Today I'm writing about one of the most important cases before the U.S. courts this year. Called Coalition for Responsible Regulation v. EPA, it is being argued before the federal Court of Appeals in Washington. It will decide whether the U.S. Government can regulate greenhouse gases.
Because Congress has failed to act, U.S. climate policies are now often determined in court. Although these cases have so far involved domestic interests, their outcomes affect the rest of the world.
Europe, with the world's largest market economy, is a leader in addressing climate change. Injecting a European perspective into U.S. courts could help convince U.S. judges that climate change is an urgent priority and that greenhouse gas reductions are compatible with sustainable economic growth.
In 2007, the Supreme Court said in Massachusetts v. EPA that the Environmental Protection Agency (EPA) has the power under the Clean Air Act to regulate greenhouse gases. This was an epochal ruling. Because no new climate change legislation will get through Congress any time soon, this power provides the only route for the federal government to act against climate change.
The EPA has now proposed greenhouse gas rules. Not surprisingly, the fossil fuel industry (represented by the Coalition for Responsible Regulation) sued to have the rules struck down.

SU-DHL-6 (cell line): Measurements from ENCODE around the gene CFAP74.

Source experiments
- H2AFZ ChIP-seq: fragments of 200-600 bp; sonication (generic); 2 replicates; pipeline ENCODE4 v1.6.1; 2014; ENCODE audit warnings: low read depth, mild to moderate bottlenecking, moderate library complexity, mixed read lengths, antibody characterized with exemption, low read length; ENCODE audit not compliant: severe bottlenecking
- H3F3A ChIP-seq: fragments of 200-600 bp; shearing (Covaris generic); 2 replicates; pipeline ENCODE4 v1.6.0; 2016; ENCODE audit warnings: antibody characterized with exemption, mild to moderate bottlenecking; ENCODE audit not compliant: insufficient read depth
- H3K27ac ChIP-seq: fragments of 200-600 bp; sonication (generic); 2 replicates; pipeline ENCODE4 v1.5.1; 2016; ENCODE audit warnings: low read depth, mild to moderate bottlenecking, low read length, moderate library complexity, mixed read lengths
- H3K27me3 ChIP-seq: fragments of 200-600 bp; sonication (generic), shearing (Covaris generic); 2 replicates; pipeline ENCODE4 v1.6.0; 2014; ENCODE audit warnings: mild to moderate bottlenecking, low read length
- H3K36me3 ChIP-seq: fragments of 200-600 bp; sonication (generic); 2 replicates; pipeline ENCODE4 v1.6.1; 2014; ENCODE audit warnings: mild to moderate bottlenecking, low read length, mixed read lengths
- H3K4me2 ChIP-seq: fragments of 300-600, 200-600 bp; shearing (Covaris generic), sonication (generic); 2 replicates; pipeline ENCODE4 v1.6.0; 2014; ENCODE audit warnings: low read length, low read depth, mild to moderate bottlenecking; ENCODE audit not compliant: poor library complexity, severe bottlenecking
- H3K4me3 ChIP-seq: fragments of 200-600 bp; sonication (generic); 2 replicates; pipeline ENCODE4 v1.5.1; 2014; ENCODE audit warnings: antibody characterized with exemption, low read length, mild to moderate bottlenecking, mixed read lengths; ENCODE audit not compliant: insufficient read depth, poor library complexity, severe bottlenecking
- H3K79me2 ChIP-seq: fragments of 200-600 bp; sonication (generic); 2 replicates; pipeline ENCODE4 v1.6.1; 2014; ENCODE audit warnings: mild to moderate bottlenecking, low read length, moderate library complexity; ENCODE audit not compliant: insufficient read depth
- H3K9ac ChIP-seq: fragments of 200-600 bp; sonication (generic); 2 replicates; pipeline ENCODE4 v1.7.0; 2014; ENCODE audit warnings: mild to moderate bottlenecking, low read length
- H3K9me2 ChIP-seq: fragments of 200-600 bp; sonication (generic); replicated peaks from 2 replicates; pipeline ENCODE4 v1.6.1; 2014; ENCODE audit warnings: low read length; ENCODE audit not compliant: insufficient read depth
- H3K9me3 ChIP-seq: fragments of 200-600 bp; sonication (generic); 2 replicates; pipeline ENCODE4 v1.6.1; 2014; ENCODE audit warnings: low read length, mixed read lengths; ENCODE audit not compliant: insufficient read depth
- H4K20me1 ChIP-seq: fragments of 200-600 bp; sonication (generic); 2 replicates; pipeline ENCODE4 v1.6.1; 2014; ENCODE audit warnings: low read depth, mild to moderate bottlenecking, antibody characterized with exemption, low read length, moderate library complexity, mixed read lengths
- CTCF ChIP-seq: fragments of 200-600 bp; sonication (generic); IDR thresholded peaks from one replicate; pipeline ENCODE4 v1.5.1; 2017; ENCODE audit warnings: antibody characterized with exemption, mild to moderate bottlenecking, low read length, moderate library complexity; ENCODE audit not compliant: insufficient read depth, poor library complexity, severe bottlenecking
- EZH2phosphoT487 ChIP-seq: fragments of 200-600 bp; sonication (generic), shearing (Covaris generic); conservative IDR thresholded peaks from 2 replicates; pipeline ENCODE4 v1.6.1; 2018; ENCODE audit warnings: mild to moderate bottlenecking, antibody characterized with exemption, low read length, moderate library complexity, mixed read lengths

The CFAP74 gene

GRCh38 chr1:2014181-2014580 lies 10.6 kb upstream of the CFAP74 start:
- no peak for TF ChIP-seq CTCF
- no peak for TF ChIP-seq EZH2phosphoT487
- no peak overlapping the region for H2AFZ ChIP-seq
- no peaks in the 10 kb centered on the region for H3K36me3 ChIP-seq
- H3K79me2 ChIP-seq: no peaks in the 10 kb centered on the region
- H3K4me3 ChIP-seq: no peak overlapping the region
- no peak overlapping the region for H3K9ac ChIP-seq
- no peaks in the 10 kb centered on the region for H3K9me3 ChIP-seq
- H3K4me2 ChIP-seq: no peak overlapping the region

On August 25th, my organization ClientEarth took the historic step of bringing the European perspective to the U.S. courts. Supported by Friends of Earth Europe, Birdlife Europe, and Transport & Environment, we submitted the first ever amicus curiae (friend of the court) brief by European organisations in a U.S. environmental case.
The key question in the case is: do greenhouse gas emissions threaten U.S. human health and welfare? The science clearly points to a 'yes'. If the court agrees with the EPA on this answer, the power of the agency to act will be affirmed.
However, the issues at stake here have truly global implications. Climate change will have similar impacts in the U.S. and Europe -- rising sea levels, acidified oceans and declines in marine life, altered weather and related impacts to food production, and health impacts. European information on and studies of these impacts strongly back up the EPA endangerment finding. The court's decision will affect Europe's citizens, along with everyone else. We're submitting our brief to make sure the courts hear that all people outside of the U.S. have an interest in the case's outcome.
A second issue concerns the economic impacts of reducing carbon emissions. While the EPA has been careful to base its finding in the science of climate change, rather than the economics, the fossil fuel interests present a consistent drumbeat of dire economic predictions if greenhouse gases are regulated. Europe demonstrates that these predictions are false and overblown.
The European Union began regulating greenhouse gases in 2005 and put in place an emissions trading system. During this period the average annual growth rate of EU GDP has been about 1.05% and eco-industries are one of the most dynamic sectors of the European economy, growing at around 5% per year.
Reducing greenhouse gases is and will be a source of jobs and economic growth in the EU and the U.S. We are allies whose differences and similarities have historically complimented one another.
A shared response to our common experience of climate change will only serve to make us stronger and more prosperous in the future. And this is what we are telling the Court of Appeals.
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